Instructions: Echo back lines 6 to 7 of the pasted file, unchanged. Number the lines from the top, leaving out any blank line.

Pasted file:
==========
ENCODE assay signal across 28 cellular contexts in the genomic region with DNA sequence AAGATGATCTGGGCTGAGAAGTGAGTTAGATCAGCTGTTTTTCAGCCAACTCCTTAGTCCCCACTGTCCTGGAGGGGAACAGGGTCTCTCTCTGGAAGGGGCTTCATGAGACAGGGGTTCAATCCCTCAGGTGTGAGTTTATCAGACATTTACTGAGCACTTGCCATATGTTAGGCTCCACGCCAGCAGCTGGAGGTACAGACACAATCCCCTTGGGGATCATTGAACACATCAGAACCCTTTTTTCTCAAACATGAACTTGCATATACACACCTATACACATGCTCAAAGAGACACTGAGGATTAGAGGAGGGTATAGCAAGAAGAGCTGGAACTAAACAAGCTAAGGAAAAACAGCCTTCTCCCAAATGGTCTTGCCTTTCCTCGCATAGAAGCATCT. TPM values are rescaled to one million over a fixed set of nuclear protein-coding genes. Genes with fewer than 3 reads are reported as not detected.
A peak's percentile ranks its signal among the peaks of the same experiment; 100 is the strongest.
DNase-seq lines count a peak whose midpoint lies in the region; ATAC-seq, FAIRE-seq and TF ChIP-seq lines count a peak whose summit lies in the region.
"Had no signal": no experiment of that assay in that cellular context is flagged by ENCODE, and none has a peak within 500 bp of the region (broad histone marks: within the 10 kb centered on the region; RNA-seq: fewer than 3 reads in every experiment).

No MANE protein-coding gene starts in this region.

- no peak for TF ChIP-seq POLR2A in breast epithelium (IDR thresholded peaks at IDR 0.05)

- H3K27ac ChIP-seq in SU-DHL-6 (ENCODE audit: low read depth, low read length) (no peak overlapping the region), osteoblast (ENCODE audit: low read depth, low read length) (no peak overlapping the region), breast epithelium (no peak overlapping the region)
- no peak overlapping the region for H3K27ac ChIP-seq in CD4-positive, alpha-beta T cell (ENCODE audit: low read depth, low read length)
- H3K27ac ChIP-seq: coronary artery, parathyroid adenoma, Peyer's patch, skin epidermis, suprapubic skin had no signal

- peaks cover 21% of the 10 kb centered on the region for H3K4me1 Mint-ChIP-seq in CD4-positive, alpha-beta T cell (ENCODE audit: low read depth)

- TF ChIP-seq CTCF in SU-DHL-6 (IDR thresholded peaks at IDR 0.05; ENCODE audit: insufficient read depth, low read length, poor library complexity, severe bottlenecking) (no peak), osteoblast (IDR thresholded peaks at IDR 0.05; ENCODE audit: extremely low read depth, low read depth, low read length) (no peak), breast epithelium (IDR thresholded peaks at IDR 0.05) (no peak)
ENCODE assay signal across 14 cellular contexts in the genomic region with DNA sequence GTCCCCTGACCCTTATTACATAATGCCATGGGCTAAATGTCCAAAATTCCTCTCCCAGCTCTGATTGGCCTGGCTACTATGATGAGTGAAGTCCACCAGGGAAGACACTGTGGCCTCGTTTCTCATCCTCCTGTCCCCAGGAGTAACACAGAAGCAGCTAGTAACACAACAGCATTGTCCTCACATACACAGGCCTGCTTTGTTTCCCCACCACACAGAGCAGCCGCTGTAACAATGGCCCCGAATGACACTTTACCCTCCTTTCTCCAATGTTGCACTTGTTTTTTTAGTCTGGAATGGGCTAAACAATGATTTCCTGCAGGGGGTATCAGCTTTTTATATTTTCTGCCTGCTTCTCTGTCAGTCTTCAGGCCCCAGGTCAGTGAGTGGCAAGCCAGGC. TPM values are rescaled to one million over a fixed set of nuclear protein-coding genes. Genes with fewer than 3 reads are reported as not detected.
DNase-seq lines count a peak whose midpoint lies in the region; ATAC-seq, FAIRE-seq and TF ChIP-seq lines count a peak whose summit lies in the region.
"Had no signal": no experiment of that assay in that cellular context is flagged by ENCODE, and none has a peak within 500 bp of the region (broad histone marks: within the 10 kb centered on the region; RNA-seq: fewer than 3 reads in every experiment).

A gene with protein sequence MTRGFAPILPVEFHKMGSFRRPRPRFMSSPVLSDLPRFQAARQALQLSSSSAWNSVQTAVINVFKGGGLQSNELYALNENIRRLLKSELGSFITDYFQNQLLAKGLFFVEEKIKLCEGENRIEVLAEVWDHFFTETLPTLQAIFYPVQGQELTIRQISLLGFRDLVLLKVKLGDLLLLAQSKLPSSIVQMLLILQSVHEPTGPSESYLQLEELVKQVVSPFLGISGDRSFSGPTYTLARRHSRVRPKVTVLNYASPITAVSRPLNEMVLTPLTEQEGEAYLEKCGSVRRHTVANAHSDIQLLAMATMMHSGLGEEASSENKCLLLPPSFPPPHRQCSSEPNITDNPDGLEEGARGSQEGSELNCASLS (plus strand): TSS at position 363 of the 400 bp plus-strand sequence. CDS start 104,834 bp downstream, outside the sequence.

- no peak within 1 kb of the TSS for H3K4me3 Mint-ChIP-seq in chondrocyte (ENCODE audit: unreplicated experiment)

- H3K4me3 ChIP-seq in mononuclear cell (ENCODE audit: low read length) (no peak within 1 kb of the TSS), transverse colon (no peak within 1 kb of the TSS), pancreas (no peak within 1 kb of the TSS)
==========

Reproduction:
- no peak for TF ChIP-seq POLR2A in breast epithelium (IDR thresholded peaks at IDR 0.05)

- H3K27ac ChIP-seq in SU-DHL-6 (ENCODE audit: low read depth, low read length) (no peak overlapping the region), osteoblast (ENCODE audit: low read depth, low read length) (no peak overlapping the region), breast epithelium (no peak overlapping the region)